Talk to Yourself Like a Buddhist
I had this idea of how I wanted motherhood to be.
I imagined being present and engaged with my baby, kind and loving to my partner, relaxed and centered with myself. As a family we would travel, go on hikes, cook together and laugh together around the dinner table. I believed this would be how I experienced motherhood because my relationship with my husband and my life before having a baby was kind, engaged, supportive, and vibrant.
Since becoming a mother what I’ve noticed is how easy these desires have been replaced by self-criticism. Where before I may have easily gotten down on myself and the way life was going once in a while. With mothering it seemed I’d get down and evaluate myself for absolutely everything, all the time.
My negative self-talk led to being distant and distracted with my baby, unkind and impatient with my partner, and extremely harsh with myself. And do you think this was helping me create the type of relationship with my son and husband I envisioned?
From working with women all over the world I noticed was that this wasn’t something that was just happening to me. I noticed it was happening to the majority of mothers out there. Many of us speak to ourselves in demeaning and hurtful ways, using language we would never use with anyone else. To make matters worse, we often don’t even realize when we are doing this.
With this tendency to beat ourselves up as new mothers, it’s important to identify where this inner dialogue comes from. Taking care of ourselves is an important part of taking care of our little ones and our partnerships. Even if you are not a new parent, taking care of yourself by changing how you speak to yourself is important. As the way you see the world is a direct reflection of how you communicate with yourself about it.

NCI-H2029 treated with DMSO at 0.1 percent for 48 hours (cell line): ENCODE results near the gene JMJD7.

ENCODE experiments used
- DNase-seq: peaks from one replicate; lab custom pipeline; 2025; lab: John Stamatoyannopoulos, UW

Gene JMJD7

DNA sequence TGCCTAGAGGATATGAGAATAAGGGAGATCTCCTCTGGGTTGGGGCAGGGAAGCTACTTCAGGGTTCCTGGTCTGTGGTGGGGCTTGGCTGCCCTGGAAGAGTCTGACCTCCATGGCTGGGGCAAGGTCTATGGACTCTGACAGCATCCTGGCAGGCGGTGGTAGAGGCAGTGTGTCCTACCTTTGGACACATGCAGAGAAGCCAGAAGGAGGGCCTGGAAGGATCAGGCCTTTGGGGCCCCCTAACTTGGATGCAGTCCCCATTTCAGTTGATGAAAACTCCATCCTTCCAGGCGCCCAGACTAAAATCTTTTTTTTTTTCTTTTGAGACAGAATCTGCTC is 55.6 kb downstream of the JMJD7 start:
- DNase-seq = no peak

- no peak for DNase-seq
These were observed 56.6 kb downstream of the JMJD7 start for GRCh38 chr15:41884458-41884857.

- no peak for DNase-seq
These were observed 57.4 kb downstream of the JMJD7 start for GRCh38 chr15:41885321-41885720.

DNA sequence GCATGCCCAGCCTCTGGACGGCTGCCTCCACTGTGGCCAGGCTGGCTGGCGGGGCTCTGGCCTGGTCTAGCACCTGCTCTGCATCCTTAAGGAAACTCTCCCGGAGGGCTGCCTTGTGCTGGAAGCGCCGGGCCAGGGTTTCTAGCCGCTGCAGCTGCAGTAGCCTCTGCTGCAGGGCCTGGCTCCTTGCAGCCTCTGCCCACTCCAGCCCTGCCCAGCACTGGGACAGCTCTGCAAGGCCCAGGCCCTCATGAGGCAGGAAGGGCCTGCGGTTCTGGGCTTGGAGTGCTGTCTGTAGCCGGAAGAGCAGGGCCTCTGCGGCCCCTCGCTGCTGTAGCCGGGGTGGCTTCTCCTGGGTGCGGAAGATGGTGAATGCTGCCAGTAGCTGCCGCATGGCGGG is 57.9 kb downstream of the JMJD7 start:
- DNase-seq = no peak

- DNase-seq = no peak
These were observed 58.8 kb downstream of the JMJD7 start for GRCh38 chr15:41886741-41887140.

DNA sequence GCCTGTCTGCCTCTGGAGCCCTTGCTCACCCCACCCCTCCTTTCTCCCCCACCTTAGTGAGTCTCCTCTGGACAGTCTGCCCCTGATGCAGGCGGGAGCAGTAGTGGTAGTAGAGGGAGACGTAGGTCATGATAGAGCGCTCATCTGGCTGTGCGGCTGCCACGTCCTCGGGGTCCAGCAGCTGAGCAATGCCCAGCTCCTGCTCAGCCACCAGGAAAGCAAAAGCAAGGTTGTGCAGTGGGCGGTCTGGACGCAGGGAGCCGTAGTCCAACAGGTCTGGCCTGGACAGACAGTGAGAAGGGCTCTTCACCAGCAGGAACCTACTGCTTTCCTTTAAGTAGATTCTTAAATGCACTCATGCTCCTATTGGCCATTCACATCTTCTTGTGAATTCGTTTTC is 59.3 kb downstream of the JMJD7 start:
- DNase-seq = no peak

Talk to Yourself Like a Buddhist
In my new book Talk to Yourself Like a Buddhist I share five mindful practices to help you change your relationship to negative self-talk. I show you how to create a new relationship with yourself, simply by noticing, investigating, and changing the words you use to speak to yourself. This new way of interacting with yourself is what leads to having the types of relationships you desire with your partner and child.
I’ve worked with many mothers and being a new mom myself I’m extremely familiar with the inner dialogue that can lead you down rabbit holes. But the wonderful news it that you don’t have to get stuck there. There is a way out. By changing the way you talk to yourself you can finally step in to the mothering role you’ve imagined all along.
If you’re ready to start now, registration is open for the Mother’s Middle Path of Communication Course. For more information click here. Coupon Code for 40% off the course!: T6IO7XSKS3
About The Author
Cynthia Kane is a certified meditation and mindfulness instructor. She is the author of How to Communicate Like a Buddhist and Talk to Yourself Like a Buddhist. Founder of the Intentional Communication Institute. Find out your communication style with the free quiz. She has helped thousands of people change their way of communicating through her online courses, workshops and certification program. She lives in Washington, DC with her husband and son. Visit her at www.cynthiakane.com